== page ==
This is a list of pearls and pitfalls that I share with the medical students and interns to whom I teach suturing and wound closure techniques. I can’t tell you how many pigs feet I have seen in my lifetime. Feel free to use and add to the list.
10. Assume that all wounds have a foreign body in them.
9. Assume that no one will take out sutures or staples unless you tell them to. Don’t forget discharge instructions for suture or staple removal. Scalp staples in for 6 months = bad.
8. Irrigation occurs AFTER local anesthesia (not before). Ouch.
7. Don’t forget to irrigate! “The key to pollution is dilution.”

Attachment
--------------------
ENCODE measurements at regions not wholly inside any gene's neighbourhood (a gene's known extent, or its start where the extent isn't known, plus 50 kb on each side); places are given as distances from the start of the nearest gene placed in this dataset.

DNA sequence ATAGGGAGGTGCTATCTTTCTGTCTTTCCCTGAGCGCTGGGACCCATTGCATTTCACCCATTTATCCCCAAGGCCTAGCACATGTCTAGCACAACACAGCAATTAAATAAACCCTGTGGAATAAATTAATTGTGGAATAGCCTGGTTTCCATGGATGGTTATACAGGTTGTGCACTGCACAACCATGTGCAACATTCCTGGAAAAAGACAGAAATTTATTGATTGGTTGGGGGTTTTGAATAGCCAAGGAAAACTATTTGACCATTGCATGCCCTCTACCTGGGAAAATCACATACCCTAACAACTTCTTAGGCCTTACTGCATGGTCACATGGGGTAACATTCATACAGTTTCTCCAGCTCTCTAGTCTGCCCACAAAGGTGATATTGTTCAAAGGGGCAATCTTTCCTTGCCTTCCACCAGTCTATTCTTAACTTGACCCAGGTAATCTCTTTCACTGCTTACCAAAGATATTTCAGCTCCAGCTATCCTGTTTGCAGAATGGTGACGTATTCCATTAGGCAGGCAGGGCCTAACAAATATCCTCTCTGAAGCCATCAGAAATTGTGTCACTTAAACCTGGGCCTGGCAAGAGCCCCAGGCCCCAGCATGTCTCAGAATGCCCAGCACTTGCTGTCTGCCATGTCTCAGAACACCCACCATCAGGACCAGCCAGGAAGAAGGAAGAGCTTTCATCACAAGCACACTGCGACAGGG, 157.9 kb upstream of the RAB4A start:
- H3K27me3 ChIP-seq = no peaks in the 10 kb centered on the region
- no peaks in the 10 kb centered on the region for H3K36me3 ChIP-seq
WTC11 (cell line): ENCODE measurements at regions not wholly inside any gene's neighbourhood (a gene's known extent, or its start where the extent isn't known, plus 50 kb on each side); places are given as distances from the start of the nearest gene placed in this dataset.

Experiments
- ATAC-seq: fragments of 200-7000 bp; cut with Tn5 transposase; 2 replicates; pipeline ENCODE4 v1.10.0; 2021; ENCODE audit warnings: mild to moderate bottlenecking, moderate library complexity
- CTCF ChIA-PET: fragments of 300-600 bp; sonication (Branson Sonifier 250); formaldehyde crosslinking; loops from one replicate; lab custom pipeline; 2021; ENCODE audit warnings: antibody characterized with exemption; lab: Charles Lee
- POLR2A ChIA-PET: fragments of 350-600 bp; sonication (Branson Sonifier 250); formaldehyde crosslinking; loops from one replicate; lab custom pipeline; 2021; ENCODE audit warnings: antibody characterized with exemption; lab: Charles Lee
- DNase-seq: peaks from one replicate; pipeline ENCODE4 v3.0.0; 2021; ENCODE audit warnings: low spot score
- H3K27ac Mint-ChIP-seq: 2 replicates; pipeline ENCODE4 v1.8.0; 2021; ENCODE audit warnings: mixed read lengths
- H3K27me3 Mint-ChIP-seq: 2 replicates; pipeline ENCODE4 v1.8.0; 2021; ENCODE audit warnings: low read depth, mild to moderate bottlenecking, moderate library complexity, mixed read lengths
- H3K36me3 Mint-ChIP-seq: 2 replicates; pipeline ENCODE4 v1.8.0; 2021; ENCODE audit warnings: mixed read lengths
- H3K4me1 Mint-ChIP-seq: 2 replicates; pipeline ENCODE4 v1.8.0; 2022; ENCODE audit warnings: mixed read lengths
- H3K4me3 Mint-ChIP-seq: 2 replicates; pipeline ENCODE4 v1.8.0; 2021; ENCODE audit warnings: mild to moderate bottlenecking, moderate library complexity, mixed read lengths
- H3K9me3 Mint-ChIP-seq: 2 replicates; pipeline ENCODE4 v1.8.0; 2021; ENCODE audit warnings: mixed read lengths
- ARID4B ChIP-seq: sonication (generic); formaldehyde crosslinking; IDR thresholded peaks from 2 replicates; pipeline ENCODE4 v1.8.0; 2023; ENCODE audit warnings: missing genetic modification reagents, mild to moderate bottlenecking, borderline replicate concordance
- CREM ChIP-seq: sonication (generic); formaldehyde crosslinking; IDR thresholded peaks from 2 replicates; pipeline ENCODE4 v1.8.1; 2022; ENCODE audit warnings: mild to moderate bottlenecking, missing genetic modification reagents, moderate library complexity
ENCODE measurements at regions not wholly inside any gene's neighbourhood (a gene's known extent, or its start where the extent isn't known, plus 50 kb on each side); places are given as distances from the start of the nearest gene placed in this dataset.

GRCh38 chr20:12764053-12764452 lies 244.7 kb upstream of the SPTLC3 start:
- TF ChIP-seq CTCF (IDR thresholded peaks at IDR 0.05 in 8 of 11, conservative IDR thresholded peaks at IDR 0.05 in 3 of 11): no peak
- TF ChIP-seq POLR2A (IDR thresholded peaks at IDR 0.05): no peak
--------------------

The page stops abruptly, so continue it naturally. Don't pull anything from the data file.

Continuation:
6. Don’t forget to perform a neurologic exam before instilling anesthetic.
5. Assume that all tissue adhesives are purposely designed to run directly towards areas that you don’t want, such as the eye.
4. Don’t forget to clean up all sharps and used equipment when done.
3. When finished, take an extra few seconds to apply a nice bandage.
2. Assume that all wounds will get cellulitis, especially of the hands and feet. Be sure to warn patients of what to look for.
1. Assume all patients will “syncopize” during the procedure. Usually it’s a 300-lb person who will fall directly on little ol’ you while you are anesthetizing or irrigating a wound. Seat patients in a gurney with their legs up.
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